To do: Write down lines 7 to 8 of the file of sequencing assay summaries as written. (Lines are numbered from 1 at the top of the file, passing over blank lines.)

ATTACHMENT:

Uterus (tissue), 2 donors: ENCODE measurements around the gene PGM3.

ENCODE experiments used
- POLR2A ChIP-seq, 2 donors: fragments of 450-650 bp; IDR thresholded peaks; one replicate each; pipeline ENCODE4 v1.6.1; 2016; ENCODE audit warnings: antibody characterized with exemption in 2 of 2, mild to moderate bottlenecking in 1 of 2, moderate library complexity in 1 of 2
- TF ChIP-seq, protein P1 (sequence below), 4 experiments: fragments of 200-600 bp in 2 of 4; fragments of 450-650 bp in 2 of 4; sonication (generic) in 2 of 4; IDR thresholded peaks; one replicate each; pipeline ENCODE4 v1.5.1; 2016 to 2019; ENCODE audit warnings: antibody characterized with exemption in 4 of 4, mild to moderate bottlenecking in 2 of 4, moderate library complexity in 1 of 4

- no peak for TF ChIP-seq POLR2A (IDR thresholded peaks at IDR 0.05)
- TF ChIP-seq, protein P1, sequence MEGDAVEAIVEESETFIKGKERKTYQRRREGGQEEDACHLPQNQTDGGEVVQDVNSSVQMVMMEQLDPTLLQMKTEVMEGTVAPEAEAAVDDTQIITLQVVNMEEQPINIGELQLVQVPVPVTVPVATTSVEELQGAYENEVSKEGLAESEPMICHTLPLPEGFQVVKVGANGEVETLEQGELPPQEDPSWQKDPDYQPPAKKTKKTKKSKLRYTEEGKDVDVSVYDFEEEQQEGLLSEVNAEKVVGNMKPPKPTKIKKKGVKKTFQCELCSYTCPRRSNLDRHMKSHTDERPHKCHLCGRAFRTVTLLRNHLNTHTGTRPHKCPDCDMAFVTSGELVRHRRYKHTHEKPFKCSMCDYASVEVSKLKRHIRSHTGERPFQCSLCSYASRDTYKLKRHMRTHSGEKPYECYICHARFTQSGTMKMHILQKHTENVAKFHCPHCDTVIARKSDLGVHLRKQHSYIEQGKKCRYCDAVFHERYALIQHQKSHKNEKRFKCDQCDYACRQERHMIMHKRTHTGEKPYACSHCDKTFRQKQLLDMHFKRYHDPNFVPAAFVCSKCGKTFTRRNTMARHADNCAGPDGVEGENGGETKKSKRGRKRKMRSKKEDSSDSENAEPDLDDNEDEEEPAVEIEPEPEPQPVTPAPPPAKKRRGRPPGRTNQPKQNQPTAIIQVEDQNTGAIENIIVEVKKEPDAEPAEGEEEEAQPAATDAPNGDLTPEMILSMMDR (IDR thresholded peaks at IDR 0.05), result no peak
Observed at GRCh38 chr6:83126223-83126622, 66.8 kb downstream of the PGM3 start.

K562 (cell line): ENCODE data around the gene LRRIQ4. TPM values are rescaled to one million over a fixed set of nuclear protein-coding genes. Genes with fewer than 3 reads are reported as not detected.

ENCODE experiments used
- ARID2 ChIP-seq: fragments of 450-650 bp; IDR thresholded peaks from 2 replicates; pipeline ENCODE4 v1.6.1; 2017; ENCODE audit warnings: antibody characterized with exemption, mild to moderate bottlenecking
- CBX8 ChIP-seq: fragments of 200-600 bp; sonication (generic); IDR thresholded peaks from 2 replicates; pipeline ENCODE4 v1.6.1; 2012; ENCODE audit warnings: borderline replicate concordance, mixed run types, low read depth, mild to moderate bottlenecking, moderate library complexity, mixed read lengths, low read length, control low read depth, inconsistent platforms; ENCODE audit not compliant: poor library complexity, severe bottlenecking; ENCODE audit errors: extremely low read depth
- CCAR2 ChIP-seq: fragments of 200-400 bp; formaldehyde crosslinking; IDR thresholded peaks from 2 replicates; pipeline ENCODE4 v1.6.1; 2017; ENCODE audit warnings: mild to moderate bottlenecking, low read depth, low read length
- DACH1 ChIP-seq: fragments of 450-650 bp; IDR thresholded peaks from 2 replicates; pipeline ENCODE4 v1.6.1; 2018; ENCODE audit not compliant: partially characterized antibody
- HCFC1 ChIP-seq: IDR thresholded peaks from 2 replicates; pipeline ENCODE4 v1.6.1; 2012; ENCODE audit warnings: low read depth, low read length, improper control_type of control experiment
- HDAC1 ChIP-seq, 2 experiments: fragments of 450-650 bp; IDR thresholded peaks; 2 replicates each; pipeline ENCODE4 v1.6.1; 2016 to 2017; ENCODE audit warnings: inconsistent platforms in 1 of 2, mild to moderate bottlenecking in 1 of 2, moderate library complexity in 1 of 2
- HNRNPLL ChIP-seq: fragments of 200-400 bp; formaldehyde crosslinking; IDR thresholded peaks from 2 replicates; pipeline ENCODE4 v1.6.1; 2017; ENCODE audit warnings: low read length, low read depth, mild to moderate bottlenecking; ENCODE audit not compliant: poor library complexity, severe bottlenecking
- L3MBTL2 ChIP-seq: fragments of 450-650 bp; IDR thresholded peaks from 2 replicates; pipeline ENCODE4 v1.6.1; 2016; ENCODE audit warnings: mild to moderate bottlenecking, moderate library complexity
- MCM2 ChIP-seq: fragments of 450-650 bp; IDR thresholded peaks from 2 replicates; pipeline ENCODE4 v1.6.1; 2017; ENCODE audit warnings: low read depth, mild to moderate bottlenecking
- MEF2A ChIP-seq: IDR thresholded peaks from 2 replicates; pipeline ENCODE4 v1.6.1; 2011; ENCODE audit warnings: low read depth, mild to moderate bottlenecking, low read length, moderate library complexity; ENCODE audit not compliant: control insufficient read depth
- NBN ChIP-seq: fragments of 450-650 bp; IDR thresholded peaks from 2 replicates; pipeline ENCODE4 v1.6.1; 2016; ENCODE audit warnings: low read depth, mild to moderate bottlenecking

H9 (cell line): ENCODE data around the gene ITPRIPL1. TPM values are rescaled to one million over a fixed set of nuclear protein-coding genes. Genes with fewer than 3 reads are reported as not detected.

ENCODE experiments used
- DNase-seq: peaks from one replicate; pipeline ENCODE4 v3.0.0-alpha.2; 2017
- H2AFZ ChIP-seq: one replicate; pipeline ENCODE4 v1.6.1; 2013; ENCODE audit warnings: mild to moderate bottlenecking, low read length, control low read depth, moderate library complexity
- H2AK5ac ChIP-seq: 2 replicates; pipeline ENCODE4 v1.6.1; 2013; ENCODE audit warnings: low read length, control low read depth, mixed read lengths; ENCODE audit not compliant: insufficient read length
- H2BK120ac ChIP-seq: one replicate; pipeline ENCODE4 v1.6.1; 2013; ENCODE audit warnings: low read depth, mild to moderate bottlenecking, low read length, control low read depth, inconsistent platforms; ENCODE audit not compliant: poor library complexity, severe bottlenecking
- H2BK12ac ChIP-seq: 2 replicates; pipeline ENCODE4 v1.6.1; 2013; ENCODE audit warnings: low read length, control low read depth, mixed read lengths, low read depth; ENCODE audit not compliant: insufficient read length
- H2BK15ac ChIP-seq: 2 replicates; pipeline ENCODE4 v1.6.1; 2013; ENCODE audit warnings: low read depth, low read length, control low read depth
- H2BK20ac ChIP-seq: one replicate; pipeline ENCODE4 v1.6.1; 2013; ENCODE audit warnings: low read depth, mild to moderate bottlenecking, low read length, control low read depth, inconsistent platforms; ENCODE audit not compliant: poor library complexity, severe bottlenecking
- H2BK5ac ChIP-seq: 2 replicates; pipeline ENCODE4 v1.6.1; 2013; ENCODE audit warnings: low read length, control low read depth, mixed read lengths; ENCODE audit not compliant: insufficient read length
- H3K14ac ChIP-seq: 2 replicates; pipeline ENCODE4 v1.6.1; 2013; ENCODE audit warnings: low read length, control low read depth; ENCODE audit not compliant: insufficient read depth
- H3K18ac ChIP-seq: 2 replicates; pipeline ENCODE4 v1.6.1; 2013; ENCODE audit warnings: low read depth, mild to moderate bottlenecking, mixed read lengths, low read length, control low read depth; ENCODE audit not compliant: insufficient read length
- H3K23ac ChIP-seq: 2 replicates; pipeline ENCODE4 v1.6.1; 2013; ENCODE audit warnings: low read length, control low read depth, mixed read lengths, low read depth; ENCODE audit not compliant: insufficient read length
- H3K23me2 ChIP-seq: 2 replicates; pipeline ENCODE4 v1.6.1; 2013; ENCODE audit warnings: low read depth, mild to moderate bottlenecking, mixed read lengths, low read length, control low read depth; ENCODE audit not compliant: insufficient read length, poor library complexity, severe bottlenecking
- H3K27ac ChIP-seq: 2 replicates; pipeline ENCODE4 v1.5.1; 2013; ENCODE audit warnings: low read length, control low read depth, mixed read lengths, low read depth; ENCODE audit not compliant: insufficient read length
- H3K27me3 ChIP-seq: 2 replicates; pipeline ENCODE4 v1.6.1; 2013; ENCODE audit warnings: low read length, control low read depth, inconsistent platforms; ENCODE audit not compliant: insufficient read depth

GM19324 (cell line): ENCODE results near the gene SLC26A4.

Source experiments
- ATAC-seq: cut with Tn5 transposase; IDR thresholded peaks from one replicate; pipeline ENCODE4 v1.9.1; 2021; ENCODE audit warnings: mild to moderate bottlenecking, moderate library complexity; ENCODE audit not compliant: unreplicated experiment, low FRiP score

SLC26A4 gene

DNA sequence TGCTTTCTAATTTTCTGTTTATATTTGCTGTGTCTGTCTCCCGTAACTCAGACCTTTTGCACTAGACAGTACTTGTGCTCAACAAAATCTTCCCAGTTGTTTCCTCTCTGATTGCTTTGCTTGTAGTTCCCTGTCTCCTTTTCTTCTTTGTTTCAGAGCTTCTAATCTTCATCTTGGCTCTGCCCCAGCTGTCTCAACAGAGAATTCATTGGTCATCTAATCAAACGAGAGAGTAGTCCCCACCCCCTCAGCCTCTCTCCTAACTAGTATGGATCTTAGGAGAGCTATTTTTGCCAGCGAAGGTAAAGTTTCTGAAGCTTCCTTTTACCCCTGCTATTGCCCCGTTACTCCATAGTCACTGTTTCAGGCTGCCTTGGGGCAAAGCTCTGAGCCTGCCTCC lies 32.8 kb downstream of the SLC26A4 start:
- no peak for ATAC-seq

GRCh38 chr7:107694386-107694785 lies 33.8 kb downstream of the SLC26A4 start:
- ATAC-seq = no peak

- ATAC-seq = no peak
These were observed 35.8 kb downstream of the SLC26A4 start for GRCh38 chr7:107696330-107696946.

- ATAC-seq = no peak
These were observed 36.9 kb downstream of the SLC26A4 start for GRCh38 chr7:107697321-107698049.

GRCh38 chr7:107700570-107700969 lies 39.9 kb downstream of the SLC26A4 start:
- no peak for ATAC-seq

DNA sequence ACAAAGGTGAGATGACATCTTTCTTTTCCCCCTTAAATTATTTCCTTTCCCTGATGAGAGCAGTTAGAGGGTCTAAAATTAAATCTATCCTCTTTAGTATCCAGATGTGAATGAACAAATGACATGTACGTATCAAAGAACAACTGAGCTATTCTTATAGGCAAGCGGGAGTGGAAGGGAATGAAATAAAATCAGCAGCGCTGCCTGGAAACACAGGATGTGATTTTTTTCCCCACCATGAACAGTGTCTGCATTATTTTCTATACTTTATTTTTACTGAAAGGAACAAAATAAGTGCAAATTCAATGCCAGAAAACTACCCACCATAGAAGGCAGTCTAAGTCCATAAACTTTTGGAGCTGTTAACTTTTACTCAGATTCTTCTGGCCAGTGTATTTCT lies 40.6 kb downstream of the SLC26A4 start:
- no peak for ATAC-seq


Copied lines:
Observed at GRCh38 chr6:83126223-83126622, 66.8 kb downstream of the PGM3 start.

K562 (cell line): ENCODE data around the gene LRRIQ4. TPM values are rescaled to one million over a fixed set of nuclear protein-coding genes. Genes with fewer than 3 reads are reported as not detected.